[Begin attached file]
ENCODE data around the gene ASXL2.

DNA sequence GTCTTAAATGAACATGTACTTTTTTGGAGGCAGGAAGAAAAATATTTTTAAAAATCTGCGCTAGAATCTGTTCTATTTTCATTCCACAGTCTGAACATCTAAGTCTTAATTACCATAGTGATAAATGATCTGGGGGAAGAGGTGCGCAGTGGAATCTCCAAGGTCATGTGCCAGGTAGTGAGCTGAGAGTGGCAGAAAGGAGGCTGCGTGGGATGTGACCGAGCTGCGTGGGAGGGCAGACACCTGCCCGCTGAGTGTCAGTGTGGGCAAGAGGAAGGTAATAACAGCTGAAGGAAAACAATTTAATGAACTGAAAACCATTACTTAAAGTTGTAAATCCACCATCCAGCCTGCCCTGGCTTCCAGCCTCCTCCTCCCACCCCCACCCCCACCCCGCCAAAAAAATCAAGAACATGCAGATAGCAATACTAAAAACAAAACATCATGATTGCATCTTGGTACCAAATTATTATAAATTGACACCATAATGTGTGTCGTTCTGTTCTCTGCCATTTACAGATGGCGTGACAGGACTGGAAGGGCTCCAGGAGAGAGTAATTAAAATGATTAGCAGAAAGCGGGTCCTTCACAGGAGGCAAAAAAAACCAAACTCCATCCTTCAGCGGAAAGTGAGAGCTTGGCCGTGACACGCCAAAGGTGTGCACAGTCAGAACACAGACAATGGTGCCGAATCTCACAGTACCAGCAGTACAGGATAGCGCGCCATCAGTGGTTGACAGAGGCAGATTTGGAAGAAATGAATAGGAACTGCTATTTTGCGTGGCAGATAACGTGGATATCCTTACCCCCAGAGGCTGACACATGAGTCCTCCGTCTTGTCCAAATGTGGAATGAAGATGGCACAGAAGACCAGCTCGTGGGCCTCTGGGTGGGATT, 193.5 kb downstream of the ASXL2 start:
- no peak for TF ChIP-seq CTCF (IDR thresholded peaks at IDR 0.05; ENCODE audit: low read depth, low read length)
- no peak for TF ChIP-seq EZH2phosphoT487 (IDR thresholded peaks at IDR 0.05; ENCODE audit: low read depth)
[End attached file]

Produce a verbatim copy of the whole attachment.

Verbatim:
ENCODE data around the gene ASXL2.

DNA sequence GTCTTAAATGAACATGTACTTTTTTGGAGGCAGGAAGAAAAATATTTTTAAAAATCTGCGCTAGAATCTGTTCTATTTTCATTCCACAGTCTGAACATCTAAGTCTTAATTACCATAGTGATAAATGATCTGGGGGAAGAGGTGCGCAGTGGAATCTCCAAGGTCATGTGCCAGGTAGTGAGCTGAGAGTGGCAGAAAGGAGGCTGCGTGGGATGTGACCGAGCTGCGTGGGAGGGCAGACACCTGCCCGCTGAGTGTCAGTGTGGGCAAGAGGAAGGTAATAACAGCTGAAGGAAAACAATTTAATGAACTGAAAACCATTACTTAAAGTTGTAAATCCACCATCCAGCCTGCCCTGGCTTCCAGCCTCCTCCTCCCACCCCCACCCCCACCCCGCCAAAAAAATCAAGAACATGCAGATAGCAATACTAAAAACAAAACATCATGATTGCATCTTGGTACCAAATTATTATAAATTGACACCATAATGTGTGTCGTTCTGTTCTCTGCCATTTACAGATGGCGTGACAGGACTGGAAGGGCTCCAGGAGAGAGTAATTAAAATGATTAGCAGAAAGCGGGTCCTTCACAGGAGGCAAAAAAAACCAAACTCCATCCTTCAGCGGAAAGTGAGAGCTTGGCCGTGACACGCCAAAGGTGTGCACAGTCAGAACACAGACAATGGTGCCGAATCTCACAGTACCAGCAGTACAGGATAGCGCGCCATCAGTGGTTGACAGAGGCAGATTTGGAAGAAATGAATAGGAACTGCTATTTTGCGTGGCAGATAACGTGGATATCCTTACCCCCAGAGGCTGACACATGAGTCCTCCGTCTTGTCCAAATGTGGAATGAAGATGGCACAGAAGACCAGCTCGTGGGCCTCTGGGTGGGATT, 193.5 kb downstream of the ASXL2 start:
- no peak for TF ChIP-seq CTCF (IDR thresholded peaks at IDR 0.05; ENCODE audit: low read depth, low read length)
- no peak for TF ChIP-seq EZH2phosphoT487 (IDR thresholded peaks at IDR 0.05; ENCODE audit: low read depth)